May 26 , 2011
Canadian CFOs say cash will flow, revenues will grow
MARKHAM--As Canada emerges from the economic downturn in growth mode, Canadian finance executives are taking a more aggressive stance when it comes to increasing top-line revenue and seizing investment opportunities the latest American Express/CFO Research Global Business & Spending Monitor reveals. With many companies sitting on large cash surpluses, companies report that they will deploy more resources toward developing new products and services, building new production capacity, and adding headcount in sales - a sharp contrast to the positions of their U.S. counterparts.
"Finance executives are opening up the company coffers to drive growth and are moving away from budget cuts," said Rob McClean, Vice President & General Manager, Global Commercial Card, Amex Bank of Canada. "Businesses are exercising caution but we will see greater spending to win and retain customers as they jockey for position in a recovering economy."
Growing the Top-Line: Spending to Drive Revenues
While U.S. companies are still focused on profitability and bottom-line growth (62%), finance executives in Canada say that over the next year they plan to concentrate on increasing top-line revenue (66%).
"This trend is likely a reflection of some of the significant cuts that Canadian companies made during the recession," said McClean. "They believe they have slashed back expenses as far as they can, and now is the time to focus on growing sales and revenue."
As economic prospects improve, companies will spend in order to capitalize on a better business environment. Almost half (49%) of Canadian respondents plan to invest more over the next twelve months on developing new products and services, and 44% are also focused on expanding market access through business development activities such as sales and marketing.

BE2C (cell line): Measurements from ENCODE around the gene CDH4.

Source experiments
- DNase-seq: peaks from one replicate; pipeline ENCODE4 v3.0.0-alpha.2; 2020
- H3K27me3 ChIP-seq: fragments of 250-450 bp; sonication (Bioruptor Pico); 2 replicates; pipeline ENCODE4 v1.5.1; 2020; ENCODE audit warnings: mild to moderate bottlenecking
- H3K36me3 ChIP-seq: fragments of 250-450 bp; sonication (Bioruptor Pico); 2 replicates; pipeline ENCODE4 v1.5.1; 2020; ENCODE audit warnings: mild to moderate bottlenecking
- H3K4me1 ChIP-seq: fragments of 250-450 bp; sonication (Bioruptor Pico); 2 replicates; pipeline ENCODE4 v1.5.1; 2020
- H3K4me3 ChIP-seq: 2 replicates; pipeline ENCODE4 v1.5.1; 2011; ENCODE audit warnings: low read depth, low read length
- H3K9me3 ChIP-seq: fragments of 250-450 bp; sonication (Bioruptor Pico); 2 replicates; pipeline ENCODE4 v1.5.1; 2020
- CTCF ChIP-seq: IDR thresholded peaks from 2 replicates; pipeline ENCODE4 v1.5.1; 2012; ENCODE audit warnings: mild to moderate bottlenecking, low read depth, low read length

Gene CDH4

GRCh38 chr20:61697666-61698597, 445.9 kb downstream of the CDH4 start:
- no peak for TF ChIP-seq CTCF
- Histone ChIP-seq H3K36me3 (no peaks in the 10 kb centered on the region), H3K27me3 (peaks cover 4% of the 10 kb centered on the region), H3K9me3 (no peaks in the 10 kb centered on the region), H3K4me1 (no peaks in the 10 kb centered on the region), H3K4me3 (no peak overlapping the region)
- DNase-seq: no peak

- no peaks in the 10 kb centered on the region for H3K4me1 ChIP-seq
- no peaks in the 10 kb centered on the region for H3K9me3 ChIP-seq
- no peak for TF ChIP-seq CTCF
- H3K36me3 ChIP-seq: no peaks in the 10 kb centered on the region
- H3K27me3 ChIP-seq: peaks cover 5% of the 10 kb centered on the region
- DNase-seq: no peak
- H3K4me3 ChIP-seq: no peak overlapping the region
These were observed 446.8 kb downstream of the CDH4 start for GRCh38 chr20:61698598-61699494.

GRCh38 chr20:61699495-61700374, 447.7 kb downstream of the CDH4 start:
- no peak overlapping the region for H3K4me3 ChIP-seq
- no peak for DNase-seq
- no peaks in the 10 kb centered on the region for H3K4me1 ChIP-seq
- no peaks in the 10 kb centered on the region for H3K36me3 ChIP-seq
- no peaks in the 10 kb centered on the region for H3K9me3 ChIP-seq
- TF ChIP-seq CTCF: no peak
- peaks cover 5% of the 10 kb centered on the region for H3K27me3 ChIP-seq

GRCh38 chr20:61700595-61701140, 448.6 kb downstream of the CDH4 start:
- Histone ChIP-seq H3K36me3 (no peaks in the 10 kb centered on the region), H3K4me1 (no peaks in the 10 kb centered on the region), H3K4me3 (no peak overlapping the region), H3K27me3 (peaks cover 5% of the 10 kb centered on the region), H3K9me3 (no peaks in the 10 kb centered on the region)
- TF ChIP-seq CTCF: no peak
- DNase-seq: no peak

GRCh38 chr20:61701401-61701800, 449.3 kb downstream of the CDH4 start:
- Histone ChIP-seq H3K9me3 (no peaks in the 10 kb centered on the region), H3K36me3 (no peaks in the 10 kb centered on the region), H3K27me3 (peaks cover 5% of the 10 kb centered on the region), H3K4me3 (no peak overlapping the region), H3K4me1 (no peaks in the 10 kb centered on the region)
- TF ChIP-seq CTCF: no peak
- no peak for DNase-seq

Job growth will be strongest in sales - more than half of Canadian finance executives (58%) plan to increase their sales headcount. Respondents also expect headcount to increase in marketing (44%), operations (38%), IT (39%), R&D (33%) and customer service (36%).
Most finance executives in Canada say their companies have been experiencing strong cash flow over the past year (83%) and a majority (75%) report that they have been pursuing a deliberate cash preservation strategy. With many companies now sitting on large cash stockpiles, Canadian finance executives have plans to put this capital to work: almost half (44%) are retaining cash so they can seize investment opportunities more quickly in the future.
While almost all Canadian respondents say their corporations are reserving cash so they can pay down debt balances (94%), they are still making some aggressive plays to grow their business. They say their companies will use cash somewhat or very aggressively in the next twelve months for each of the following:
--78% will use cash to expand operating activities and headcount.
--75% will spend more on R&D.
--74% plan to increase capital spending.
Today Looks Bright, Tomorrow Looks Brighter
Canada's finance executives are optimistic about the future of the Canadian economy, with three in four (78%) expecting substantial or modest economic expansion over the next twelve months.